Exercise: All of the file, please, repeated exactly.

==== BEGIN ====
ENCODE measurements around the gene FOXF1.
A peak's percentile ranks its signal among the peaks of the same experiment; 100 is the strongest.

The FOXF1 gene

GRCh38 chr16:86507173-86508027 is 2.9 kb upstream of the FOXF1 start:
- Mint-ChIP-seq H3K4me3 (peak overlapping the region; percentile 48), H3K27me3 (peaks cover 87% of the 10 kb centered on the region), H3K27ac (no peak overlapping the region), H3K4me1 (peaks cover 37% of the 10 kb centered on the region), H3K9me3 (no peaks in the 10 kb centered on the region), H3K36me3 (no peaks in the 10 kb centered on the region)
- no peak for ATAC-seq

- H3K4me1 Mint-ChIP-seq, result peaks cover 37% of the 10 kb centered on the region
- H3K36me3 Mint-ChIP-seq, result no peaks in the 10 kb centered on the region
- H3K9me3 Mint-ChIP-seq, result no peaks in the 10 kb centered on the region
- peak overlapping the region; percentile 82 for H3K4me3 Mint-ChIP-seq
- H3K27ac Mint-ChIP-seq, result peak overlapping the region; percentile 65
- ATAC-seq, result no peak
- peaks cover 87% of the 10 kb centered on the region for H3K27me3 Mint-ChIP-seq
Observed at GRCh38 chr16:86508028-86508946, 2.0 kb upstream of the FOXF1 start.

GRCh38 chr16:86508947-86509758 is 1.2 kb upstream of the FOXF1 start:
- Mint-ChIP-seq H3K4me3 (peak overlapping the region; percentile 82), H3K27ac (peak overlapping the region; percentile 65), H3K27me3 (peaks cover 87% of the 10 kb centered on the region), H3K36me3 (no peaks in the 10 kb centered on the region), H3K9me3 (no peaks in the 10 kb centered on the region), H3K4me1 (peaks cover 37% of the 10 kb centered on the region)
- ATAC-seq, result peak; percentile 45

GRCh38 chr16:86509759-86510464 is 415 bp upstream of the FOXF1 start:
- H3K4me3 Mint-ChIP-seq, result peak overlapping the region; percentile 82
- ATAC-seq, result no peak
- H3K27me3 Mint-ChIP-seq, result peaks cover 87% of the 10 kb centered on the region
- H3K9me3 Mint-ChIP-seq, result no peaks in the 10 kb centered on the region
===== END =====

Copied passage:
ENCODE measurements around the gene FOXF1.
A peak's percentile ranks its signal among the peaks of the same experiment; 100 is the strongest.

The FOXF1 gene

GRCh38 chr16:86507173-86508027 is 2.9 kb upstream of the FOXF1 start:
- Mint-ChIP-seq H3K4me3 (peak overlapping the region; percentile 48), H3K27me3 (peaks cover 87% of the 10 kb centered on the region), H3K27ac (no peak overlapping the region), H3K4me1 (peaks cover 37% of the 10 kb centered on the region), H3K9me3 (no peaks in the 10 kb centered on the region), H3K36me3 (no peaks in the 10 kb centered on the region)
- no peak for ATAC-seq

- H3K4me1 Mint-ChIP-seq, result peaks cover 37% of the 10 kb centered on the region
- H3K36me3 Mint-ChIP-seq, result no peaks in the 10 kb centered on the region
- H3K9me3 Mint-ChIP-seq, result no peaks in the 10 kb centered on the region
- peak overlapping the region; percentile 82 for H3K4me3 Mint-ChIP-seq
- H3K27ac Mint-ChIP-seq, result peak overlapping the region; percentile 65
- ATAC-seq, result no peak
- peaks cover 87% of the 10 kb centered on the region for H3K27me3 Mint-ChIP-seq
Observed at GRCh38 chr16:86508028-86508946, 2.0 kb upstream of the FOXF1 start.

GRCh38 chr16:86508947-86509758 is 1.2 kb upstream of the FOXF1 start:
- Mint-ChIP-seq H3K4me3 (peak overlapping the region; percentile 82), H3K27ac (peak overlapping the region; percentile 65), H3K27me3 (peaks cover 87% of the 10 kb centered on the region), H3K36me3 (no peaks in the 10 kb centered on the region), H3K9me3 (no peaks in the 10 kb centered on the region), H3K4me1 (peaks cover 37% of the 10 kb centered on the region)
- ATAC-seq, result peak; percentile 45

GRCh38 chr16:86509759-86510464 is 415 bp upstream of the FOXF1 start:
- H3K4me3 Mint-ChIP-seq, result peak overlapping the region; percentile 82
- ATAC-seq, result no peak
- H3K27me3 Mint-ChIP-seq, result peaks cover 87% of the 10 kb centered on the region
- H3K9me3 Mint-ChIP-seq, result no peaks in the 10 kb centered on the region